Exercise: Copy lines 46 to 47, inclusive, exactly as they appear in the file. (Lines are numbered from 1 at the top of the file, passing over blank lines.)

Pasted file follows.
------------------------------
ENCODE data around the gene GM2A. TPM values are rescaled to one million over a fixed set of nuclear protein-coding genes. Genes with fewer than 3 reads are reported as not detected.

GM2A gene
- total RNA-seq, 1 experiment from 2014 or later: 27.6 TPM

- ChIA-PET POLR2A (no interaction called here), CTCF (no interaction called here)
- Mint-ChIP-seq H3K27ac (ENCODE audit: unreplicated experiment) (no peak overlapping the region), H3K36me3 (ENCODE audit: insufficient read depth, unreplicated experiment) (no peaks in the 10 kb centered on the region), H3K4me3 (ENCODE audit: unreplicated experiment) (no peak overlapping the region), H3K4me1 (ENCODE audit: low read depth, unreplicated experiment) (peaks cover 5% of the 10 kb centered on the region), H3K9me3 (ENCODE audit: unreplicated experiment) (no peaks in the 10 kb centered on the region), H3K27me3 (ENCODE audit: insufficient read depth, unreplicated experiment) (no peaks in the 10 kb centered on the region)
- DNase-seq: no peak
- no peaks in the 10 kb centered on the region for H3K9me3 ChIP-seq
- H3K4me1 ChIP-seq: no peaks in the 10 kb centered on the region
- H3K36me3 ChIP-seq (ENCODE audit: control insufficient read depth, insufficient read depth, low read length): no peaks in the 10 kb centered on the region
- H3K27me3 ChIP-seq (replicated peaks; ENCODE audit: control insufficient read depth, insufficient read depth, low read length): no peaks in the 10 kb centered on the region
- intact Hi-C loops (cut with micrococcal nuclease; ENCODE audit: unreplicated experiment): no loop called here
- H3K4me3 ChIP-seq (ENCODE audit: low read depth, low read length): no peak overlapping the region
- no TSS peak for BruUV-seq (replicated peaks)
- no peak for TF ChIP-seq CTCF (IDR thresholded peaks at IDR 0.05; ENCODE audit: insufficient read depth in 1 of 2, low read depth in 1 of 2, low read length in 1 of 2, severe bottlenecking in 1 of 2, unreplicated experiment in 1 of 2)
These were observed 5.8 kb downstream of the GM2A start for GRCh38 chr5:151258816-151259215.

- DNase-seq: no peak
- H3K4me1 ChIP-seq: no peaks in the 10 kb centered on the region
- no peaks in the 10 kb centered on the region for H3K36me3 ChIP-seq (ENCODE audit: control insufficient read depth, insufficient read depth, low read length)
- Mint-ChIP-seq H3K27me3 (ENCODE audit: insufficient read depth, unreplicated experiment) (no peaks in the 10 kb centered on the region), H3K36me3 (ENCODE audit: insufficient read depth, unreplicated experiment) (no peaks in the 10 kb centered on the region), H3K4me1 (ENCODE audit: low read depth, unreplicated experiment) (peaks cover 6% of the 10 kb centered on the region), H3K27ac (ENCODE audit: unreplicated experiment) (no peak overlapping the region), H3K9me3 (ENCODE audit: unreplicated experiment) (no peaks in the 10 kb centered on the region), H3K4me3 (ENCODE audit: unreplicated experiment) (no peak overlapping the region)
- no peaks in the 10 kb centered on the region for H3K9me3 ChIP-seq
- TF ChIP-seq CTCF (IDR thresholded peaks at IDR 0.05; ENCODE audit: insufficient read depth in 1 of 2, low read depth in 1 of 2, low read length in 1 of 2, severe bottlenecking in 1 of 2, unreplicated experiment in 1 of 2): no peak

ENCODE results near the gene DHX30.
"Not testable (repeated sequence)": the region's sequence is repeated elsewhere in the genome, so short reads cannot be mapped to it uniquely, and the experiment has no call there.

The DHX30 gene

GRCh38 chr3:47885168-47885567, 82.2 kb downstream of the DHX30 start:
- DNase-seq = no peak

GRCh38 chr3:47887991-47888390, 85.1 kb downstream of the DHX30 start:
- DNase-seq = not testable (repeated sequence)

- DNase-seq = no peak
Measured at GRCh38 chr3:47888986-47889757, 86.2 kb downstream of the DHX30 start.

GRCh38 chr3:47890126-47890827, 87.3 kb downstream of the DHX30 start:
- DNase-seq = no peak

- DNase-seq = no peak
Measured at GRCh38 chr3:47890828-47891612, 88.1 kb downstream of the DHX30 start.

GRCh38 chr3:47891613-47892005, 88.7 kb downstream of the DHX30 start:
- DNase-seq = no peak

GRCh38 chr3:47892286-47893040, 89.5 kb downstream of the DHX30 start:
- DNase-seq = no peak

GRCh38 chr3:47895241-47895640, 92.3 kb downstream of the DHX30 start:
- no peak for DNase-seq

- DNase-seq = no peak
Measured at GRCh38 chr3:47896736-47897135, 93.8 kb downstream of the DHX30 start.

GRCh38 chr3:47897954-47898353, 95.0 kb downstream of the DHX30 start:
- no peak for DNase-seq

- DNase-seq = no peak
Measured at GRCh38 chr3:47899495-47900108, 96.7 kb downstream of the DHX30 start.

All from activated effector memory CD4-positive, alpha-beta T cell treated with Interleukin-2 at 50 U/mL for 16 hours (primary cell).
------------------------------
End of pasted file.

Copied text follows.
Measured at GRCh38 chr3:47899495-47900108, 96.7 kb downstream of the DHX30 start.

All from activated effector memory CD4-positive, alpha-beta T cell treated with Interleukin-2 at 50 U/mL for 16 hours (primary cell).